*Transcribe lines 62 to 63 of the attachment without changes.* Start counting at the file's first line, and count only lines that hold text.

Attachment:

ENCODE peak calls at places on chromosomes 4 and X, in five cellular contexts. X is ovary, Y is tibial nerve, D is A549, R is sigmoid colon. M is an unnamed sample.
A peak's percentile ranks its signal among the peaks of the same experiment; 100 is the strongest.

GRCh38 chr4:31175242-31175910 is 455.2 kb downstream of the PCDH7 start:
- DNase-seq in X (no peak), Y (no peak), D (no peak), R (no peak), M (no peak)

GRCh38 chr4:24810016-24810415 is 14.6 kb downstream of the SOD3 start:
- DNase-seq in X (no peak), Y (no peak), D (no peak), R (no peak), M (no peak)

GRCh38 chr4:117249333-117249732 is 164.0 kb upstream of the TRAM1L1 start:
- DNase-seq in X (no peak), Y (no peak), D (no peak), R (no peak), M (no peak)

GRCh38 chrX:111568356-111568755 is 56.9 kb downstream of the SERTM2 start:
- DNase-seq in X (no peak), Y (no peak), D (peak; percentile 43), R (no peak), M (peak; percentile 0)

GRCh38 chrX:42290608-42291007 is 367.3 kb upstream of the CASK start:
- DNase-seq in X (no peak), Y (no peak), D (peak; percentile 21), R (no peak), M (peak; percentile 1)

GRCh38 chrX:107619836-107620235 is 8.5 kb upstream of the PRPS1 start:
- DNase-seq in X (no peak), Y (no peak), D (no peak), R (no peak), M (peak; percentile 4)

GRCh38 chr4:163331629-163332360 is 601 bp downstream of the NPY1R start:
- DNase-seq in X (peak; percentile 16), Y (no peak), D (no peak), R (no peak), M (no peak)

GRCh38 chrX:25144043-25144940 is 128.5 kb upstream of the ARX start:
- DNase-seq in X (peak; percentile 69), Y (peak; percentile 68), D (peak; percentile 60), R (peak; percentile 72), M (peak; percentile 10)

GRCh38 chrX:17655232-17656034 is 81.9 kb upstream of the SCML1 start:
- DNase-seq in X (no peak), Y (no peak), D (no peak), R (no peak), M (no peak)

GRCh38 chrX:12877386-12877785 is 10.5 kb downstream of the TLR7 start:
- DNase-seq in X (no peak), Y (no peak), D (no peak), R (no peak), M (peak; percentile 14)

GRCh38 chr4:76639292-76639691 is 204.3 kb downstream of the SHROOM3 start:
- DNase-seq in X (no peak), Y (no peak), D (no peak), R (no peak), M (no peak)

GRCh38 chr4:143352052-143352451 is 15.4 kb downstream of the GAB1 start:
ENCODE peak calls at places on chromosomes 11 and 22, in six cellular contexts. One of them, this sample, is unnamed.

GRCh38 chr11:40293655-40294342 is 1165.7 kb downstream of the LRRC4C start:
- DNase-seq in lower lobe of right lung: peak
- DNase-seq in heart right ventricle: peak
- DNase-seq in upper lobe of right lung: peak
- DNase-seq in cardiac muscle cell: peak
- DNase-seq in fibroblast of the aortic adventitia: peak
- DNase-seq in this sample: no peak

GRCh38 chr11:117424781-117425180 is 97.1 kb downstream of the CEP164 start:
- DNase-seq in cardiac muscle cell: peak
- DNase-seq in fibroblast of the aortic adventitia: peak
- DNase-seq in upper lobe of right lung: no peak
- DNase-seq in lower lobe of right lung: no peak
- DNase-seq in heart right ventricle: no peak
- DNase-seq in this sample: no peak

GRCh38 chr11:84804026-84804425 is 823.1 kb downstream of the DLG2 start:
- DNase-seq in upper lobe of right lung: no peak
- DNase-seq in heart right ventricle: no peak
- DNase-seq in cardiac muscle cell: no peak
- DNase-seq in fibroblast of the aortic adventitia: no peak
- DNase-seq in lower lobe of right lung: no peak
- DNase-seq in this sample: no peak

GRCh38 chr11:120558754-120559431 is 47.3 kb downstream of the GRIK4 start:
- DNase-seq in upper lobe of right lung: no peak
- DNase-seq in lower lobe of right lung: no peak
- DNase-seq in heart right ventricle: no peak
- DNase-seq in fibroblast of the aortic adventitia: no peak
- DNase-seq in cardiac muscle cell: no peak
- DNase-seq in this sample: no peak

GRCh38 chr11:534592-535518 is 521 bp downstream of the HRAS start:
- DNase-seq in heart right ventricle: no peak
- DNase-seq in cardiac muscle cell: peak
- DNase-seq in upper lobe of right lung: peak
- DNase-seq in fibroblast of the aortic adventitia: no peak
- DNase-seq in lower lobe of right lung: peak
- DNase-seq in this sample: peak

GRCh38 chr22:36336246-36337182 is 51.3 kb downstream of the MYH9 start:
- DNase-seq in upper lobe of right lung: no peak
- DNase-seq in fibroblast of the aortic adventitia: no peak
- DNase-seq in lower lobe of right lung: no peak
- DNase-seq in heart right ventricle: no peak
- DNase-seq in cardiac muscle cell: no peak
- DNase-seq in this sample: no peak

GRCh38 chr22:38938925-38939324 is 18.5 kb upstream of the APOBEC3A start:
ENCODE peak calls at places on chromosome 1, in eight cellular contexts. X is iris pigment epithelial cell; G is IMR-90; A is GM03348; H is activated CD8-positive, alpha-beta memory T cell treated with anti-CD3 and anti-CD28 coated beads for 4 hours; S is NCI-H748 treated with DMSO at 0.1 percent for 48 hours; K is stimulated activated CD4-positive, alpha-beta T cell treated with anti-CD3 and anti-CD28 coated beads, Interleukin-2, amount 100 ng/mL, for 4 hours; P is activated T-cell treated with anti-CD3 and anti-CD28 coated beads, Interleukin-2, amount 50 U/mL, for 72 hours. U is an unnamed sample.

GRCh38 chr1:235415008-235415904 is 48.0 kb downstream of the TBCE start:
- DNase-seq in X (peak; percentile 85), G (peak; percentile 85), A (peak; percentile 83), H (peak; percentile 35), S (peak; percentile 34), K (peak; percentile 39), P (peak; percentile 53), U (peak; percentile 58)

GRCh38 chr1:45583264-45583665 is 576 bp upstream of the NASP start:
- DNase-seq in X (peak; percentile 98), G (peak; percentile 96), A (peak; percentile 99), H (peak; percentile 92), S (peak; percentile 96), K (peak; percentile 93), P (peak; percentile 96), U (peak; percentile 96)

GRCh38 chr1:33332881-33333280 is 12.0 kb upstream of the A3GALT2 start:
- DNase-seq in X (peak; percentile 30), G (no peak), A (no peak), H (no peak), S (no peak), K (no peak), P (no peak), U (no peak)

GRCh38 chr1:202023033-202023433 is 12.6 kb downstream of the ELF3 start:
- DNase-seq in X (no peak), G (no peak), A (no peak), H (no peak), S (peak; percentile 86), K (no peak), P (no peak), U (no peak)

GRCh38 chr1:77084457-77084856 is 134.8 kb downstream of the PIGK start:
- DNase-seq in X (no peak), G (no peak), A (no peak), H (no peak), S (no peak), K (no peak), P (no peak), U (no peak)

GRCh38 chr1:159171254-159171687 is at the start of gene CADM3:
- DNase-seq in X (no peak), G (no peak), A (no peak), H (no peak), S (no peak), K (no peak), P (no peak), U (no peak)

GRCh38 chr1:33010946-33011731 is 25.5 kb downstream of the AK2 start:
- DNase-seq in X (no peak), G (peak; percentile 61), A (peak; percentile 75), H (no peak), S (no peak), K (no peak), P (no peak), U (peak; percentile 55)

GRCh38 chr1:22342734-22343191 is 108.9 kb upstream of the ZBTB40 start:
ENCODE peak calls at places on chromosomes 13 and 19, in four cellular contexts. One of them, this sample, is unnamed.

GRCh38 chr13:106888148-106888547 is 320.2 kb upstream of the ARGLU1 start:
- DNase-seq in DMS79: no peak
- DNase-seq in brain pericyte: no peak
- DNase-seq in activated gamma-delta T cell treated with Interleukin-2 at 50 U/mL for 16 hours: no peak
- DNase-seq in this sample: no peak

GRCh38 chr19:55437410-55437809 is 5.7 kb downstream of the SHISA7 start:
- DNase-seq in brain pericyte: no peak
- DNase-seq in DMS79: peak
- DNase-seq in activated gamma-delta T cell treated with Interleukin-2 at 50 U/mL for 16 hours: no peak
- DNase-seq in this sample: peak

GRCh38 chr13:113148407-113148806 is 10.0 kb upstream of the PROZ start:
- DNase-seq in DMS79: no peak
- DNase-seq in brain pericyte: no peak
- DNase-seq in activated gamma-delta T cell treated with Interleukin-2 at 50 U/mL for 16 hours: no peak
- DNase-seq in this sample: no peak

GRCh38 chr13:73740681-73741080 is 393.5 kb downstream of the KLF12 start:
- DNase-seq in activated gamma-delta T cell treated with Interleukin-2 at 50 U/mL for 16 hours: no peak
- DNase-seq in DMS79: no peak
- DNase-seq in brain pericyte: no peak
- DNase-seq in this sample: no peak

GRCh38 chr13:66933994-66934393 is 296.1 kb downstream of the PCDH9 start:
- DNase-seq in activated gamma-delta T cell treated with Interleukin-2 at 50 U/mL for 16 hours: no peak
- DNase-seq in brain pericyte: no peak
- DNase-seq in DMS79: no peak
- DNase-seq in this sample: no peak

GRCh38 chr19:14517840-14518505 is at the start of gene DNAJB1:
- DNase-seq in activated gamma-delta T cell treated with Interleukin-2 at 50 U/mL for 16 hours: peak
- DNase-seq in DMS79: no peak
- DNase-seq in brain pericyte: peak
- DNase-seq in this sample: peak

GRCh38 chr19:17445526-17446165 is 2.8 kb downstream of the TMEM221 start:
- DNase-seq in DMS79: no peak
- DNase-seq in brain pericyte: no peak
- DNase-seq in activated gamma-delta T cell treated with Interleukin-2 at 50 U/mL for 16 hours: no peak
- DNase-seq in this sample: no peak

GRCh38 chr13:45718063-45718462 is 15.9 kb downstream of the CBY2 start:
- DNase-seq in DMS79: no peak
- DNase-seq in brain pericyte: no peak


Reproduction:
GRCh38 chr22:36336246-36337182 is 51.3 kb downstream of the MYH9 start:
- DNase-seq in upper lobe of right lung: no peak